ER malpractice claims are DOA in Georgia
Occasionally we get calls from potential clients who are interested in a possible malpractice suit based on alleged malpractice in a hospital emergency room. Even if the medical treatment appears to fall short of an appropriate standard of care, we have to explain to them that as a practical matter there is no case. The Georgia General Assembly chose in 2005 to change the law so that ER staff cannot be held liable for damages "unless it is proven by clear and convincing evidence that the physician or health care provider’s actions showed gross negligence." The most common definition of "gross negligence" is "reckless disregard for the safety of a patient," which is almost impossible to prove in the emergency room.
The practical effect is virtual immunity from civil liability for any ER physician who cannot be clearly proven to be drunk or on drugs at the time of the incident. Virtually no attorneys are taking ER liability cases in Georgia because even if it is a legitimate case of malpractice, and even after you invest hundred of hours and $50,000 to $100,000 in out of pocket expense, you still almost have to prove that the doctor was drunk or intended to harm the patient.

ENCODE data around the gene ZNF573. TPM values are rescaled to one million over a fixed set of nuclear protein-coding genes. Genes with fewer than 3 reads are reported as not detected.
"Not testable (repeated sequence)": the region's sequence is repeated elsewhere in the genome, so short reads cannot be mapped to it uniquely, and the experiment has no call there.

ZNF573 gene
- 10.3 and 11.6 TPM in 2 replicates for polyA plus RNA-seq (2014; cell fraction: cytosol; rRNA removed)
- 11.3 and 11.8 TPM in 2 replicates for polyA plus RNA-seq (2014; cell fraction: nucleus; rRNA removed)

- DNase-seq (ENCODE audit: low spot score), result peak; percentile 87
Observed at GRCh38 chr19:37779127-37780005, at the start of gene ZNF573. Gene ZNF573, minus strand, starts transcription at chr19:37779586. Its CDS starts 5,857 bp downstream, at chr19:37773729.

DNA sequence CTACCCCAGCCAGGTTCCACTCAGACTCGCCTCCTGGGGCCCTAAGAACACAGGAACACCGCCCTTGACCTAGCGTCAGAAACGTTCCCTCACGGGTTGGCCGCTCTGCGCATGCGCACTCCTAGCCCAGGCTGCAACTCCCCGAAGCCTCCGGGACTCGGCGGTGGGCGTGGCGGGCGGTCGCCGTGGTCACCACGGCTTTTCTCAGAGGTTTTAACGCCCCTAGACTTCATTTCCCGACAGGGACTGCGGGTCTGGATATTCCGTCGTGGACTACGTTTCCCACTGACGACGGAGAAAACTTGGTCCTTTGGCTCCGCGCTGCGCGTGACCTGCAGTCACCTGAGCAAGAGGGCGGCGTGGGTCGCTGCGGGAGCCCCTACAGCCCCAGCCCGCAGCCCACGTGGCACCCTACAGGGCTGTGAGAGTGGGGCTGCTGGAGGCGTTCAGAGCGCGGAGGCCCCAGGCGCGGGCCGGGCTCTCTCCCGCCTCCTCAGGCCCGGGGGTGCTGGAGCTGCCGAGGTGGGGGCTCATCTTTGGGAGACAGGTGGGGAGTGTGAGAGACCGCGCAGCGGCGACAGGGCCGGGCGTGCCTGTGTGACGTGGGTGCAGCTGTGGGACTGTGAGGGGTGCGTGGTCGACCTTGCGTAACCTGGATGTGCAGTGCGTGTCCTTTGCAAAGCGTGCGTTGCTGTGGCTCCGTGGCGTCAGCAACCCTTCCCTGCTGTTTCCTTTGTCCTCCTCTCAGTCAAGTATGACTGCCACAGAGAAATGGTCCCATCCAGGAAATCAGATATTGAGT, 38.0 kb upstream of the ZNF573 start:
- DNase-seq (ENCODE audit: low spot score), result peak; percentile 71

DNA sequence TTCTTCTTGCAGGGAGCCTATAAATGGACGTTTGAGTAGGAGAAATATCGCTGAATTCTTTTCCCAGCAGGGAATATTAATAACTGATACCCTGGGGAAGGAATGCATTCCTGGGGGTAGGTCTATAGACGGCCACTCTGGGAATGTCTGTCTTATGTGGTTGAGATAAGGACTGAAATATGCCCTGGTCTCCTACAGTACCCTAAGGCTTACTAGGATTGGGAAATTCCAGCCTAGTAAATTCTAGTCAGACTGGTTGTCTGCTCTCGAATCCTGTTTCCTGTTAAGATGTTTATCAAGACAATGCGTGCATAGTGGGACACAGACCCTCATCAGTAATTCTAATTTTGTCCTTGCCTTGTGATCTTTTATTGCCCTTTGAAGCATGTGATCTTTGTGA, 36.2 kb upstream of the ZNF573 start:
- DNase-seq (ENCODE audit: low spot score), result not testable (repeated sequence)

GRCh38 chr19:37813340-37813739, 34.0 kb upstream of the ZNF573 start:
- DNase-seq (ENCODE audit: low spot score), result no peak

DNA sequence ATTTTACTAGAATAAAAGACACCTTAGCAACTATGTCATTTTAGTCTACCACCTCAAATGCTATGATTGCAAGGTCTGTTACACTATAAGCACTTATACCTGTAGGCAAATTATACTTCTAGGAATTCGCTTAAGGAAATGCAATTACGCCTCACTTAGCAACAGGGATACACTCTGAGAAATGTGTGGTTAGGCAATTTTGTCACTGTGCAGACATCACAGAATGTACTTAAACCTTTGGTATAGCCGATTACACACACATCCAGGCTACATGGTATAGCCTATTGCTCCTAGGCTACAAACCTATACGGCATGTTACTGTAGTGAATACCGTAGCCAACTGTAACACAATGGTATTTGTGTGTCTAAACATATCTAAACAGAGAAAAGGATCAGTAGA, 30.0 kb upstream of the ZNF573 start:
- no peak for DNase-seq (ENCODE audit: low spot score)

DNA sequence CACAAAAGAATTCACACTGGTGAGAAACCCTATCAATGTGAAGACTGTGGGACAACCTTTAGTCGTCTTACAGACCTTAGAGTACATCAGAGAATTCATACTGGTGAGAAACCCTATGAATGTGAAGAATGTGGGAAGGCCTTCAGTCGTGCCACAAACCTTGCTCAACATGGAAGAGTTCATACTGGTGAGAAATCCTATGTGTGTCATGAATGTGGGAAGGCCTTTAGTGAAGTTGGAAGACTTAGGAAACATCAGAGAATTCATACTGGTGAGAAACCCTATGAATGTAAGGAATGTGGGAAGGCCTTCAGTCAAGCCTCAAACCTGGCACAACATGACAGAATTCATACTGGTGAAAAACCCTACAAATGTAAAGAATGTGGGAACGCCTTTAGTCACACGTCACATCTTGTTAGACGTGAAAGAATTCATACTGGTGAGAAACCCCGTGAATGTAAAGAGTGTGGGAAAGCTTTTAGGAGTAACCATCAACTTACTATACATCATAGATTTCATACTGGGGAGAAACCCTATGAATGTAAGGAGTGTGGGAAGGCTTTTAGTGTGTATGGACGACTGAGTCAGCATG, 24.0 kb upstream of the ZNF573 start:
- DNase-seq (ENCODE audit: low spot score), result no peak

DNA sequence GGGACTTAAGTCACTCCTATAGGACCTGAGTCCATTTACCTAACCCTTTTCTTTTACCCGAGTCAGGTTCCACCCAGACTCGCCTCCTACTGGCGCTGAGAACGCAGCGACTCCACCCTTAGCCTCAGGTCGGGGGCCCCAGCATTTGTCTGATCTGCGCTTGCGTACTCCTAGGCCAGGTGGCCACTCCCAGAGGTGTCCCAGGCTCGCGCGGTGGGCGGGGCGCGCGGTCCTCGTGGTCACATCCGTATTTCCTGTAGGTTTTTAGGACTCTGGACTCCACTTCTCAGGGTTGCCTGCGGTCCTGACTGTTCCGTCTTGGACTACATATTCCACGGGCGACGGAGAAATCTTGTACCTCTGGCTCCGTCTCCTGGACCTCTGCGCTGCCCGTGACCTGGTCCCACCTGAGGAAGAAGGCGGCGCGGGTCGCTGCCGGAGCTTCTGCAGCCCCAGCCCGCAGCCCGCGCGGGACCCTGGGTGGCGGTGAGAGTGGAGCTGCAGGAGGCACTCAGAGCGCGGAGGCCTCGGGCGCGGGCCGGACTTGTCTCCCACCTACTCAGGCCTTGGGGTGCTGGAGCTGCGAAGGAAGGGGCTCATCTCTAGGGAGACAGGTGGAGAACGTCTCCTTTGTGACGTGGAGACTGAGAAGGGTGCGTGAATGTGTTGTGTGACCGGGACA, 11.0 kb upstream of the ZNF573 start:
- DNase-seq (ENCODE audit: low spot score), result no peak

Now Senate Bill 286 would replace "showed gross negligence" with "failed to meet the applicable standard of care." That is still a very tough standard to meet, and the defense would probably still win 80% of the time, but in an egregious case it would be at least possible to bring a case. It is supported by at least 15 state senators, 10 Republicans and five Democrats, including the Senate majority and minority leaders. However, the Medical Association of Georgia and Georgia Hospital Association strongly oppose it.
Due to the power of the lobbying forces arrayed against it, however, I will be utterly astonished if it passes.
The Shigley Law Firm represents plaintiffs in wrongful death and catastrophic injury (including spinal cord and brain injuries) in cases statewide in Georgia, and in other states subject to the multijurisdictional practice and pro hac vice rules in each state. Ken Shigley was designated as a "SuperLawyer" in Atlanta Magazine and one of the "Legal Elite" in Georgia Trend Magazine. He is a Certified Civil Trial Advocate of the National Board of Trial Advocacy, and has been chair of both the Southeastern Motor Carrier Liability Institute and the Georgia Insurance Law Institute. He particularly focuses on cases arising from truck and bus accidents and defectively manufactured products.